These two stories reflect what, after Easter, the first followers of Jesus themselves did. In the light of their experience of Jesus, they re-read their scriptures. They re-read the old, old story of God’s faithfulness to Israel in the light of Jesus, his life and work, his death and resurrection.

Take the book of Isaiah. Some Christians have read what it says about a suffering servant as so clearly about Jesus that they call it the fifth gospel. Jesus is the suffering servant who dies on a Roman cross to redeem the world. When we read these passages, it’s almost impossible for us not to see Jesus hiding in plain sight.

It comes as a shock to realize that no one had ever noticed a crucified and risen messiah anywhere in the Old Testament until the earliest disciples looked at these texts in the light of what they already believed had happened in Jesus.[3]

When Paul was a Pharisee, he thought that the followers of Jesus were distorting the scriptures and leading people astray. When he himself became a follower of Jesus, he thought that those Jews who didn’t see what he now saw were blind. In our epistle he says, “…whenever Moses is read, a veil lies over their minds; but when one turns to the Lord, the veil is removed.” (2 Corinthians 3.15-16).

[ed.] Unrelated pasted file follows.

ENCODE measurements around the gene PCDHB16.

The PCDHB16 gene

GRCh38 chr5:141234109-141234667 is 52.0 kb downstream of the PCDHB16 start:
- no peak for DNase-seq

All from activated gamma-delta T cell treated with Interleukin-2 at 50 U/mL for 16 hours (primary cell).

In the letter to the Romans, Paul laments the failure of so many of his fellow Jews to believe the gospel: “I have great sorrow and unceasing anguish in my heart. … I could wish that I myself were accursed and cut off from Christ for the sake of my own people, my kindred according to the flesh.” (Romans 9.2-3)

In chapters 9 to 11 of Romans, the heart of his letter, Paul wrestles with this mystery. Two thousand years later, we can’t simply repeat what he says, but we can see that he writes out of a great empathy for his people.